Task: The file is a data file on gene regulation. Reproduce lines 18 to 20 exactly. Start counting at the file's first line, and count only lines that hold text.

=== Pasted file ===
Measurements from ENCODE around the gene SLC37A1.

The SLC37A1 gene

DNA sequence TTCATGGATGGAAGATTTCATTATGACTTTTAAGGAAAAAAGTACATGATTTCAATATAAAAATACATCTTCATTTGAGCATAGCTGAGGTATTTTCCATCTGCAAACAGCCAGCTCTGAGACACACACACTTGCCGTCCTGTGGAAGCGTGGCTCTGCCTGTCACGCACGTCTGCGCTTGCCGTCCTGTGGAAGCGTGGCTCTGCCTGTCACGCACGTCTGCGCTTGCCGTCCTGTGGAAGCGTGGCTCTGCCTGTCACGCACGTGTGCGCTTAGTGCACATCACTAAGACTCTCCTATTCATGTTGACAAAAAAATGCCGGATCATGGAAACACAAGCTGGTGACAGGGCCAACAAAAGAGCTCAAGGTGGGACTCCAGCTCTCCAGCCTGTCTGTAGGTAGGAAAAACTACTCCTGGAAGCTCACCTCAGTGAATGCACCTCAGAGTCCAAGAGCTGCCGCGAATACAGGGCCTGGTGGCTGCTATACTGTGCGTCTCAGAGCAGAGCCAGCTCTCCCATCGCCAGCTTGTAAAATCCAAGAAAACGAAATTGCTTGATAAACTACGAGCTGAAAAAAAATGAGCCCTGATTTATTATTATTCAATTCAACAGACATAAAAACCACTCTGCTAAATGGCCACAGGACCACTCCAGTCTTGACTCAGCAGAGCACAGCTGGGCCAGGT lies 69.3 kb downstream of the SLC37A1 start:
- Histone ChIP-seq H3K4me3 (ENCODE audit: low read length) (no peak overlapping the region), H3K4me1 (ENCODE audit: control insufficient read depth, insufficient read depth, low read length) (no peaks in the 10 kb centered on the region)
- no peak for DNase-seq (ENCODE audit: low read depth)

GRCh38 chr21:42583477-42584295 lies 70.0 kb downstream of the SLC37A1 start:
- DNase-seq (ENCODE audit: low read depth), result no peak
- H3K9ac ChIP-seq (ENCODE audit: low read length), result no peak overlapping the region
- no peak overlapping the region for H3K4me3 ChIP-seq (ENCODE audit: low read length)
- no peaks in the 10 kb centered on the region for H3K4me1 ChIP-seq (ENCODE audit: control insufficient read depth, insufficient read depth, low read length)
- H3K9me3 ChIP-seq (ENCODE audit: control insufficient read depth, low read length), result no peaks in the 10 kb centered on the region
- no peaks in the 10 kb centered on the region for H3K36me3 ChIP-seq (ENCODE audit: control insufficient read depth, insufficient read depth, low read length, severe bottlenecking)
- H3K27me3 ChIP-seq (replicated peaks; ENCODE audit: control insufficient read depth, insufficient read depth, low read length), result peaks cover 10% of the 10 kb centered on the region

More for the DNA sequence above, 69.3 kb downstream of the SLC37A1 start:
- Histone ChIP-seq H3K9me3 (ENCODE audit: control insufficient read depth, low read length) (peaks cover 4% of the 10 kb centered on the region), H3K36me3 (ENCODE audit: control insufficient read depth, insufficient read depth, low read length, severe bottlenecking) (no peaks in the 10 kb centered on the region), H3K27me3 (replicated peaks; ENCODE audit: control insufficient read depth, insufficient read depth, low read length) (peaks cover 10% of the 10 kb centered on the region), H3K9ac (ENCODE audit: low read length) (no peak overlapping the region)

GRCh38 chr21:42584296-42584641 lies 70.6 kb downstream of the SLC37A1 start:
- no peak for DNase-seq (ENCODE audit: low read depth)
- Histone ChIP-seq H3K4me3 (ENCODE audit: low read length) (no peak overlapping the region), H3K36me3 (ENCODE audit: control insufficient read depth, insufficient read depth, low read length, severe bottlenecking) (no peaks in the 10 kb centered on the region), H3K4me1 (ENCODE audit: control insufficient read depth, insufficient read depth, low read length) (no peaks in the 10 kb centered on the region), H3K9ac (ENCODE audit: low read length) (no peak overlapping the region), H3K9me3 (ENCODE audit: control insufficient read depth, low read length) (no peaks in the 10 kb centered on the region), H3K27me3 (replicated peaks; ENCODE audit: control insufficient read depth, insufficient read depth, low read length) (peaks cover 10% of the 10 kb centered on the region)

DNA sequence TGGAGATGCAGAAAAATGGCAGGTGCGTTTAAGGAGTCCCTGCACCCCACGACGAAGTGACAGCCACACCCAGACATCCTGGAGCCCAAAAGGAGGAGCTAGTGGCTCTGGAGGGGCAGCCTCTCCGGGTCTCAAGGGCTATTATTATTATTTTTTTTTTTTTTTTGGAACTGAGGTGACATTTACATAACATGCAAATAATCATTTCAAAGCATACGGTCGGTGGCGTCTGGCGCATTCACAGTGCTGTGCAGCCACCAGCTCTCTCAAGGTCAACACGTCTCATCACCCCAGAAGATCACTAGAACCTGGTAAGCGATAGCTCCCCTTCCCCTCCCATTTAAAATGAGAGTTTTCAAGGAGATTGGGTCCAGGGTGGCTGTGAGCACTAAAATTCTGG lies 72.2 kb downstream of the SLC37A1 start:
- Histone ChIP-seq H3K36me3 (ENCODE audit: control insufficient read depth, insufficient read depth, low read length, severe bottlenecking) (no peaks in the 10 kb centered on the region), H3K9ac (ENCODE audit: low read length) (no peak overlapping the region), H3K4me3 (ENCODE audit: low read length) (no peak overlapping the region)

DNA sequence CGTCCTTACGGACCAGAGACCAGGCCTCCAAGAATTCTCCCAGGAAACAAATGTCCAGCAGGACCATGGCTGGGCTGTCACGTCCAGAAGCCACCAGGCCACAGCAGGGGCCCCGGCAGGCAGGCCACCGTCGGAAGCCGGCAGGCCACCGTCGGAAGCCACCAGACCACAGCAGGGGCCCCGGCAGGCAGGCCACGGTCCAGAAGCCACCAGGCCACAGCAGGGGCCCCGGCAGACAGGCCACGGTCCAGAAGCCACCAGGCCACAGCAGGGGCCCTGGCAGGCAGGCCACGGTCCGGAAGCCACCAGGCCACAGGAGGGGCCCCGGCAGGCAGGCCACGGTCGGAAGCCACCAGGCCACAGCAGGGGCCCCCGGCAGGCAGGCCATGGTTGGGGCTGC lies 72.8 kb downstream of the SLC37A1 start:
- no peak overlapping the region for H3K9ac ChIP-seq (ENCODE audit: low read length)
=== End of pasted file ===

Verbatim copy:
- Histone ChIP-seq H3K4me3 (ENCODE audit: low read length) (no peak overlapping the region), H3K36me3 (ENCODE audit: control insufficient read depth, insufficient read depth, low read length, severe bottlenecking) (no peaks in the 10 kb centered on the region), H3K4me1 (ENCODE audit: control insufficient read depth, insufficient read depth, low read length) (no peaks in the 10 kb centered on the region), H3K9ac (ENCODE audit: low read length) (no peak overlapping the region), H3K9me3 (ENCODE audit: control insufficient read depth, low read length) (no peaks in the 10 kb centered on the region), H3K27me3 (replicated peaks; ENCODE audit: control insufficient read depth, insufficient read depth, low read length) (peaks cover 10% of the 10 kb centered on the region)

DNA sequence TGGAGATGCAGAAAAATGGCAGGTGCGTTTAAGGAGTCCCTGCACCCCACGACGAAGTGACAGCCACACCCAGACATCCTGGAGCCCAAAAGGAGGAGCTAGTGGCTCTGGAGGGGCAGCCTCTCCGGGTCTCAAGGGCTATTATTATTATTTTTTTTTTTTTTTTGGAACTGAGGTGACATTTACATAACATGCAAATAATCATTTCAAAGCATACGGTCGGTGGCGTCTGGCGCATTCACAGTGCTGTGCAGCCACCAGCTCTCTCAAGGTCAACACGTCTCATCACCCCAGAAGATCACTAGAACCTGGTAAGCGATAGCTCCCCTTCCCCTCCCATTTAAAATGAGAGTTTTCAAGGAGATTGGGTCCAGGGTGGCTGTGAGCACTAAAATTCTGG lies 72.2 kb downstream of the SLC37A1 start:
- Histone ChIP-seq H3K36me3 (ENCODE audit: control insufficient read depth, insufficient read depth, low read length, severe bottlenecking) (no peaks in the 10 kb centered on the region), H3K9ac (ENCODE audit: low read length) (no peak overlapping the region), H3K4me3 (ENCODE audit: low read length) (no peak overlapping the region)